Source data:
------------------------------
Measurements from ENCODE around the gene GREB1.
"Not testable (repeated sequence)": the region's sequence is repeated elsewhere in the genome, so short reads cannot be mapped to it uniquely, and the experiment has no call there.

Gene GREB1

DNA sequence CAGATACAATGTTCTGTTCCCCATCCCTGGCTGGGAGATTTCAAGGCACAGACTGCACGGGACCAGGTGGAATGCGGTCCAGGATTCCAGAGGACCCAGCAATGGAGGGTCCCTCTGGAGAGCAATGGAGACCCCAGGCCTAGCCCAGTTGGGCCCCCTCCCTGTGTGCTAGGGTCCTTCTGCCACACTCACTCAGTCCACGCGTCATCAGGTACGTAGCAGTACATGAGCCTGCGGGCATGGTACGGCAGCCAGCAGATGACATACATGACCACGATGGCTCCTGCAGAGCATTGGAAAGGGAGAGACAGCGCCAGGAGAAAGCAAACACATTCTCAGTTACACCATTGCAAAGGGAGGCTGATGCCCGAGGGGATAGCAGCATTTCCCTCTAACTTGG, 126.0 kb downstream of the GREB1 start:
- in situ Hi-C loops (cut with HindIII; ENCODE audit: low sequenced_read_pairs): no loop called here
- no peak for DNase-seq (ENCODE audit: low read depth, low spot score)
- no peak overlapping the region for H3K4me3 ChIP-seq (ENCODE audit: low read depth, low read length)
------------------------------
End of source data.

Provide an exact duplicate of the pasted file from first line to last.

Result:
Measurements from ENCODE around the gene GREB1.
"Not testable (repeated sequence)": the region's sequence is repeated elsewhere in the genome, so short reads cannot be mapped to it uniquely, and the experiment has no call there.

Gene GREB1

DNA sequence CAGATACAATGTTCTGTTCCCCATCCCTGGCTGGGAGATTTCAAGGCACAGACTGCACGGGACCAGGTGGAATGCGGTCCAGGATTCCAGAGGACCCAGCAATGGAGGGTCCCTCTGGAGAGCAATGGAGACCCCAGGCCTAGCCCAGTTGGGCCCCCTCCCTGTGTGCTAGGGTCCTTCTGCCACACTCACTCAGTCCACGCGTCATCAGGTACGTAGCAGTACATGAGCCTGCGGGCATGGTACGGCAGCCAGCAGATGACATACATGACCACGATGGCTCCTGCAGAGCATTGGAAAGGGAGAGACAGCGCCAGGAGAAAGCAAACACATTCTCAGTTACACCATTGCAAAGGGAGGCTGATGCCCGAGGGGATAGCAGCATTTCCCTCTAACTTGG, 126.0 kb downstream of the GREB1 start:
- in situ Hi-C loops (cut with HindIII; ENCODE audit: low sequenced_read_pairs): no loop called here
- no peak for DNase-seq (ENCODE audit: low read depth, low spot score)
- no peak overlapping the region for H3K4me3 ChIP-seq (ENCODE audit: low read depth, low read length)